The RAF Museum in London is to be transformed into a world-class visitor facility as part of the Royal Air Force’s 2018 Centenary Programme. Designed by Nex–Architecture with Agence Ter Landscape Architects, the project will revitalise the museum’s historic site, which sits on the edge of the former Hendon Aerodrome in Colindale, North London.
The scheme was granted planning permission in October 2016 and is supported by funding from the Heritage Lottery Fund. As well as upgrading visitor facilities, the redesign will promote the airfield heritage of the museum’s location. As one of the first airfields in the UK, it was instrumental in the Battle of Britain during the Second World War, and has housed the RAF museum since 1972. The scheme by Nex– will improve the visitor experience establishing a clear route through the exhibition spaces.
The Museum’s RAF Centenary Programme provides a prominent new entrance and visitor centre within the reconfigured Hangar 1 building, acting as a welcome and orientation point. This new foyer is signalled by a dramatic 40m long entrance with a deep cantilevered roof canopy for sheltering large crowds. An adjacent water tank, re-clad in a new skin of distinctive and anodised aluminium fins, sits alongside.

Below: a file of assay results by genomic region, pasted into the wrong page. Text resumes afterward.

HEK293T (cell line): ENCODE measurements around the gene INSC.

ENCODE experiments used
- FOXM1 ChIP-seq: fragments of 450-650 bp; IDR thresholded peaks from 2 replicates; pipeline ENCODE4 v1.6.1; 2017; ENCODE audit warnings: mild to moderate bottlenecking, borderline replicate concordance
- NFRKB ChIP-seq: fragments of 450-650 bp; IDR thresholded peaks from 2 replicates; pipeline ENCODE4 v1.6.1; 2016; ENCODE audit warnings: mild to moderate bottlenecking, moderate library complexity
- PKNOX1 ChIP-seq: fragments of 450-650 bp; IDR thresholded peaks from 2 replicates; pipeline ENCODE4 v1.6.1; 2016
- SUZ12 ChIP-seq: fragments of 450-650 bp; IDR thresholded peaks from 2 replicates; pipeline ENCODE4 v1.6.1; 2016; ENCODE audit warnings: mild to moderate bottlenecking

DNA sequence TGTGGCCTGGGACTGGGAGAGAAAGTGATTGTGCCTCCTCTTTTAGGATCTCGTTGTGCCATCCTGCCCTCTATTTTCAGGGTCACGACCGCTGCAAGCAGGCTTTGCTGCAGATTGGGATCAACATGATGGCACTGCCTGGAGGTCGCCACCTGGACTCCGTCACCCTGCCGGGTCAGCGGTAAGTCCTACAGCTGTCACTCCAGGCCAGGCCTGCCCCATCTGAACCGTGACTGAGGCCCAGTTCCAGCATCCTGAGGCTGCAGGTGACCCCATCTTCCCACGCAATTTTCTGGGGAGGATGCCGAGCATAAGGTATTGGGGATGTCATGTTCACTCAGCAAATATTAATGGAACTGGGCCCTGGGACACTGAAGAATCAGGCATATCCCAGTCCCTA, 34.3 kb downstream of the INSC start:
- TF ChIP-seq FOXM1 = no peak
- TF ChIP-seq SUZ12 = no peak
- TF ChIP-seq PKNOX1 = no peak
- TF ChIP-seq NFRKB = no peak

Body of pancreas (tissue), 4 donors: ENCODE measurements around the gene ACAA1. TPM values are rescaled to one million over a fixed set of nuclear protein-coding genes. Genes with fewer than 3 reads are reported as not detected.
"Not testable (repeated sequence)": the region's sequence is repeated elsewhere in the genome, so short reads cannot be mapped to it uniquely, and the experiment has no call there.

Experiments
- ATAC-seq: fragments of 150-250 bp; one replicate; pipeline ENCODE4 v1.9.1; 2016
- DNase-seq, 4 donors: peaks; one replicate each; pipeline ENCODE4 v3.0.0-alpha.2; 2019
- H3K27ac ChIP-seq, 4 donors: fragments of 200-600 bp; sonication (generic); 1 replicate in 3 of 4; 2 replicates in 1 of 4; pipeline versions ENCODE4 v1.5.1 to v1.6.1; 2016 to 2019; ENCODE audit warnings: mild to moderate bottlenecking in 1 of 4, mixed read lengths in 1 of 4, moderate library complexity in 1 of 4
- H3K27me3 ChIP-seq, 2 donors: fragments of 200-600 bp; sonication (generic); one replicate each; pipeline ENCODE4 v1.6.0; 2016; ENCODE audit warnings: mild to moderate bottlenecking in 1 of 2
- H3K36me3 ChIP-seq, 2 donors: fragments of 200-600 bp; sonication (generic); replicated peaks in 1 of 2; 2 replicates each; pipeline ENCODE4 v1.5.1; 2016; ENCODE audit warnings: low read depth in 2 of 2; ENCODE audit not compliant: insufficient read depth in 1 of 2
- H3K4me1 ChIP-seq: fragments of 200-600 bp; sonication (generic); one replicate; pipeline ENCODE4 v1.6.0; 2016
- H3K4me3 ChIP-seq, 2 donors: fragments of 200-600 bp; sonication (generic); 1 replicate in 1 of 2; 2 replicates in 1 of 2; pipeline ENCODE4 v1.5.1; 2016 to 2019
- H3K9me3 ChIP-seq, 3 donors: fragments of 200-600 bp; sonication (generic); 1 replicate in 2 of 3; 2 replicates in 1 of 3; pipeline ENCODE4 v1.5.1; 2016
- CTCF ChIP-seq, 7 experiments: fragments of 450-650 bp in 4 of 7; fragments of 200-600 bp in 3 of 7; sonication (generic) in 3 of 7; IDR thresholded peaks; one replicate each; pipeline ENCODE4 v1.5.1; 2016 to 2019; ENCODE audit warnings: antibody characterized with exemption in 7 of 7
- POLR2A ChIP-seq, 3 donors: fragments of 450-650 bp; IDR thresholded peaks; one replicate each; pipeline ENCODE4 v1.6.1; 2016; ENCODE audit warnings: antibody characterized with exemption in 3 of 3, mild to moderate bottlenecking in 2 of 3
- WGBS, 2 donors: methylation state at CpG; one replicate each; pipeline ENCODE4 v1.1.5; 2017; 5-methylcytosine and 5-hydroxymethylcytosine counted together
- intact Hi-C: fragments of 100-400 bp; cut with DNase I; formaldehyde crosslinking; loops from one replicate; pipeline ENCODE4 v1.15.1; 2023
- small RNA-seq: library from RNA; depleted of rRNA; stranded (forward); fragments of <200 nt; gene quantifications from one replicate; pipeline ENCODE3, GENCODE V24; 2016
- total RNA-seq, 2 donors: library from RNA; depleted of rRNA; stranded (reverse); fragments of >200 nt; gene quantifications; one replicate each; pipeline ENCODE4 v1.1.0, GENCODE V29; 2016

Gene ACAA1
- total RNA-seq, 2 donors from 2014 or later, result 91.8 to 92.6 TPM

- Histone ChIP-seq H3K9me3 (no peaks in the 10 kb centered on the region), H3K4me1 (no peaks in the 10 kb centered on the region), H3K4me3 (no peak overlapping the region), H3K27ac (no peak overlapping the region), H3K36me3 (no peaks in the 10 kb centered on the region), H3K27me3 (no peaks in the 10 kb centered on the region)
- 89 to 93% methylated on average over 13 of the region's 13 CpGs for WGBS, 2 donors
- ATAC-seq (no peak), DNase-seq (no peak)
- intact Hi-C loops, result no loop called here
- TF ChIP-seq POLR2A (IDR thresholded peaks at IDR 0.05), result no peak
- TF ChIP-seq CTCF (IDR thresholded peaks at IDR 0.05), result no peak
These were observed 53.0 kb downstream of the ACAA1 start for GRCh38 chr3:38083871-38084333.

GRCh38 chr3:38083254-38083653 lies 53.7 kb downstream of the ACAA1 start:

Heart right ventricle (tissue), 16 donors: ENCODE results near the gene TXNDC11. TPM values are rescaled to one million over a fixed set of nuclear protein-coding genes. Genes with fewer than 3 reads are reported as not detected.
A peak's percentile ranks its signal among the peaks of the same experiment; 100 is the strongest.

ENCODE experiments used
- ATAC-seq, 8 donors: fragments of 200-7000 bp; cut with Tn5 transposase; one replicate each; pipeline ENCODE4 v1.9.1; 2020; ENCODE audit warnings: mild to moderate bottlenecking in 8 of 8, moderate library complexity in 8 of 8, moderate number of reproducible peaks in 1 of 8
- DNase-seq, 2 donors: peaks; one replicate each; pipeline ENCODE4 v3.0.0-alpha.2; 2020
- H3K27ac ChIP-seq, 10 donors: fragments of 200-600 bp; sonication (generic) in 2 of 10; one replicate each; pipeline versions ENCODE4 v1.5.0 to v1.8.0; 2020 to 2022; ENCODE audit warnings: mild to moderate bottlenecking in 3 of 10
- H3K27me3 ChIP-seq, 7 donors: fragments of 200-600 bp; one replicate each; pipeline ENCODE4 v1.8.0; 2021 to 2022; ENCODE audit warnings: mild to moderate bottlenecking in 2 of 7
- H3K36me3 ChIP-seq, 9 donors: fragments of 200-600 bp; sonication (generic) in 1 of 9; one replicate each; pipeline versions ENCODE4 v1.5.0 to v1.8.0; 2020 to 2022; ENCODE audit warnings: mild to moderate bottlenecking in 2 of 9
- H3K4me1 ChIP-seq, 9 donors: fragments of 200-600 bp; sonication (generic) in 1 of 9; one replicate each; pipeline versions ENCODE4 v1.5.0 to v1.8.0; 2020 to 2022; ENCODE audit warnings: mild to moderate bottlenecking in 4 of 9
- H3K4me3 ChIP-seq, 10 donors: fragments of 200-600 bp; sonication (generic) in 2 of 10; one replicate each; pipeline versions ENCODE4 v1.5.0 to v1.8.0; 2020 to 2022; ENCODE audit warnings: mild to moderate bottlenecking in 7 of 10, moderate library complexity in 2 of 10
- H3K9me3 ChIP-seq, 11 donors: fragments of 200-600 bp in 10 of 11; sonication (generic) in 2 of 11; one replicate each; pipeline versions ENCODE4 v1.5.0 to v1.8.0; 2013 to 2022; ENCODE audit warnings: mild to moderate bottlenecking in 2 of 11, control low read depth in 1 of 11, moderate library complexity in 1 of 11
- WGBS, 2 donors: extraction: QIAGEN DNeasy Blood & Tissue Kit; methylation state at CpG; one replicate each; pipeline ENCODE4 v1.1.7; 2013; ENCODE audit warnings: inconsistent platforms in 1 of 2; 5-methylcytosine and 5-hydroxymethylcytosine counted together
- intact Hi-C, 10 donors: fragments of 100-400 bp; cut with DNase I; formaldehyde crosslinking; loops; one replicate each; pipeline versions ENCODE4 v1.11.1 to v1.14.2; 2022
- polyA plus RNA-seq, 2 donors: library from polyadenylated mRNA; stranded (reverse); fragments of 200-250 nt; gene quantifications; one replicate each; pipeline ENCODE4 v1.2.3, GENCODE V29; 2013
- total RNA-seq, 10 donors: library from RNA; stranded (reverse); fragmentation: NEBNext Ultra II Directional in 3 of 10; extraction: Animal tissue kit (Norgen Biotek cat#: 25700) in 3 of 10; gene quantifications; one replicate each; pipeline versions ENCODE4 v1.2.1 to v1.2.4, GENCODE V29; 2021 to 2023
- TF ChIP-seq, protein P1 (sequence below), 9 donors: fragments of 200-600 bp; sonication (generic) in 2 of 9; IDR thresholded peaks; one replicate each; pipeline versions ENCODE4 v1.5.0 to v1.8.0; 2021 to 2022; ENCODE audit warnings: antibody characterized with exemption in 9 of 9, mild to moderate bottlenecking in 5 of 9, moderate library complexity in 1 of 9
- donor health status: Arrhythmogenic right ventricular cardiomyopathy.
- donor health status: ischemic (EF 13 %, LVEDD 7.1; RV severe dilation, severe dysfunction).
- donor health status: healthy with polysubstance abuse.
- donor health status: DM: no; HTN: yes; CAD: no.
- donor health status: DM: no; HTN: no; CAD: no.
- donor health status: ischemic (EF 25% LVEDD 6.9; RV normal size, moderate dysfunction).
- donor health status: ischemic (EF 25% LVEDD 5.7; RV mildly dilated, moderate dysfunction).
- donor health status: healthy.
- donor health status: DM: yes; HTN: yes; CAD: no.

Inside, the hangar will be reconfigured to incorporate a new central hub providing a café, shop, members’ room, public viewing galleries and flexible use spaces. Clad in extruded aluminium fins and inspired by the overlapping blades of a jet turbine engine, this new element plays with visitors’ perceptions of transparency and solidity as they move around the building. From this entrance, visitors can proceed up to the new viewing galleries overlooking the aircrafts, pass into the newly-created RAF.
First 100 Years and RAF Lab exhibitions, or into Sunderland Hall, which houses the Sunderland bomber. Throughout the 5200m2 building, the interior is finished in dark complementary tones, intended to create a muted backdrop for the aircraft. Construction will be carried out around the Sunderland bomber, which is too fragile to be moved. A new industrial door will be installed to enable access for other larger aircrafts.
After exploring Hangar 1, visitors pass through further hangars and exhibits as well as a new 170-seater restaurant, which Nex– will create by converting one of the few original airfield buildings, a semi-derelict former officers’ mess dating from the 1930s. The original brick walls and steel roof trusses will be complemented at the lower level with new ash panelling, display cabinets and stained oak flooring. This contrasts with a lighter treatment above, crafted from white walls, delicate metal display cases and extensive glazed roof lights.
Other notable features include parachute-style lights suspended from the ceiling. The new landscape strategy, designed by Agence Ter, will create a greener setting for the museum buildings, with circulation and views inspired by runways. A circular ‘taxiway’ at the heart of the site allows access to all exhibitions. Views into and out of the site are framed and site boundaries are defined by landscaped edges in the form of grass banks, planted ditches or dense plantations of trees and shrubs. Source by Nex–Architecture.